Normanskill Creek in Duanesburg
|Region||Upstate New York|
|Metropolitan area||Capital District|
|Part of||Hudson River Watershed|
|- left||Hunger Kill, Krum Kill|
|- right||Bozen Kill, Vly Creek|
|- location||Duanesburg, near Delanson, Schenectady County, New York|
|- location||Bethlehem, Albany County, New York|
|- elevation||0 ft (0 m)|
|Length||45 mi (72 km)|
|Basin||170 sq mi (440 km2)|
|- average||150 cu ft/s (4 m3/s)|
The Normans Kill basin encompasses
parts of three counties.
The Normans Kill is a 45.4-mile-long (73.1 km) creek in New York's Capital District located in Schenectady and Albany counties. It flows southeasterly from its source in the town of Duanesburg near Delanson to its mouth at the Hudson River in the town of Bethlehem. In the town of Guilderland, the stream is dammed to create the Watervliet Reservoir, a drinking water source for the city of Watervliet and the Town of Guilderland. A one megawatt hydrolectric plant at the dam provides power to pump water to the filtration plant.
The Normans Kill has been used historically as a source of water power during colonial times, during which many mills sprung up along its banks. Prior to the Industrial Revolution, blocks of ice were cut out of the creek for shipment to the city of New York as a form of early refrigeration. Its name is derived from the Dutch word for a Norwegian, the ethnicity of Albert Andriessen Bradt(more accurately spelled "Bratt"), an early settler who owned mills at the mouth of the creek in the early 17th century, and the word kill, Dutch for creek. Earlier names of the stream include Godyns Kil, Norman's Kill, Normans Kil, and the indigenous place name Ta-wa-sen-tha, Ta-wal-sou-tha, or Tawalsontha.
Originally called "Tawasentha" (a place of the many dead), the Normans Kill is named for Albert Andriessen Bradt, a Norwegian immigrant to Rensselaerswyck. The Kill part of the name however stems from the actions of a group of teenagers who attempted to tube down the kill. Due to lack of nutrition and being lost in the wilderness the entire group subsequently died, earning the irrefutable reputation of the Normanskill, as the Normanskiller. A movie was made and published recently explaining these exploits.The creek is named for his Norwegian (Norman) heritage. He was one of the first Scandinavians to the Dutch colony of New Netherland. He was a tobacco planter and as such came to the area of the Normans Kill for that purpose. The tobacco which he planted of several years was never of any great quality, and he proceeded to construct two sawmills along the Normans Kill.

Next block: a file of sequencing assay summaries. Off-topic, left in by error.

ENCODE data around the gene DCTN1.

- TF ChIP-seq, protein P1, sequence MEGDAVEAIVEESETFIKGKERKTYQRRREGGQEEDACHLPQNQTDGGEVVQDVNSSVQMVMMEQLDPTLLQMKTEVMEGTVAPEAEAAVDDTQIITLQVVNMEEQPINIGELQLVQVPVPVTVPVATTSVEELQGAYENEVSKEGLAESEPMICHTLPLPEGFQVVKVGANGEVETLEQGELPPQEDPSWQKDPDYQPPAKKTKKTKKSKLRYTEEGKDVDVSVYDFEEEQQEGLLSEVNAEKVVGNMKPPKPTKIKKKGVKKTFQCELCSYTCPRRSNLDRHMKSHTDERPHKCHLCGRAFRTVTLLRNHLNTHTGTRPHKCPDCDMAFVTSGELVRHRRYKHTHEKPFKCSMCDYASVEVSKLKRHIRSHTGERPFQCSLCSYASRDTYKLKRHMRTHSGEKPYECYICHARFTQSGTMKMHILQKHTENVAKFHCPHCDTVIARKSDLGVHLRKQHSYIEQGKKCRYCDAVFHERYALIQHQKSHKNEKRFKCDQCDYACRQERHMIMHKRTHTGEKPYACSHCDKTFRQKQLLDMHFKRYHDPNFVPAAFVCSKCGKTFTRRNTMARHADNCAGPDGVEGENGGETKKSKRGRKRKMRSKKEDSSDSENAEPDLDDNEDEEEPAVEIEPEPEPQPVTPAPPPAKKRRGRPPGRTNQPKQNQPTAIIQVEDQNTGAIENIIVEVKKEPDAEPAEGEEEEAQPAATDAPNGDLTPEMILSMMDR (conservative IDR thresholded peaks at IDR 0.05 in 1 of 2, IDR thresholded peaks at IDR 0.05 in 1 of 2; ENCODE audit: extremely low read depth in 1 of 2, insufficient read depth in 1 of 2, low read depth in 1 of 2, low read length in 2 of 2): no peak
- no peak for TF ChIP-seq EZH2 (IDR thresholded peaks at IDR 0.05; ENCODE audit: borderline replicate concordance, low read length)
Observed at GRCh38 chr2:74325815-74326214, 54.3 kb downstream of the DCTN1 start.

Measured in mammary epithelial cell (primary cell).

- Vly Creek - Vlaie meaning "swamp" in Dutch.
- Krum Kill
- Hunger Kill
- Bozen Kill
- Wolf Creek
- Bonny Brook
- Indian House Creek
- I-os-co is the Native American name for a tributary of Normans Kill in Guilderland, but its current name is not known.
- The Schoharie River Environmental Study Team. "A Rapid Bio-Assessment of the Normanskill Creek Relative to the Duanesburg Sanitary Landfill" (PDF). The Schoharie River Center. p. 3.
- "Coastal Fish & Wildlife Habitat Rating Form: Normans Kill" (PDF). p. 2.
- U.S. Geological Survey. National Hydrography Dataset high-resolution flowline data. The National Map, accessed October 3, 2011
- "Watervliet Reservoir Watershed Protection Study" (PDF). Capital District Regional Planning Commission. Retrieved 2/7/2013. Check date values in:
- New York State Coastal Fish & Wildlife Habitat Rating
- U.S. Geological Survey Geographic Names Information System: Normans Kill
- Albany County Department of Economic Development, Conservation and Planning (2007). "Normans Kill Riparian Corridor Study" (PDF). Audubon New York. p. 1. Retrieved 2010-05-02.
- Evjen, John Oluf (1916). Scandinavian immigrants in New York, 1630-1674. K.C. Holter Publishing Company. pp. 19–26.
- Aboriginal place names of New York, by William Martin Beauchamp,page 20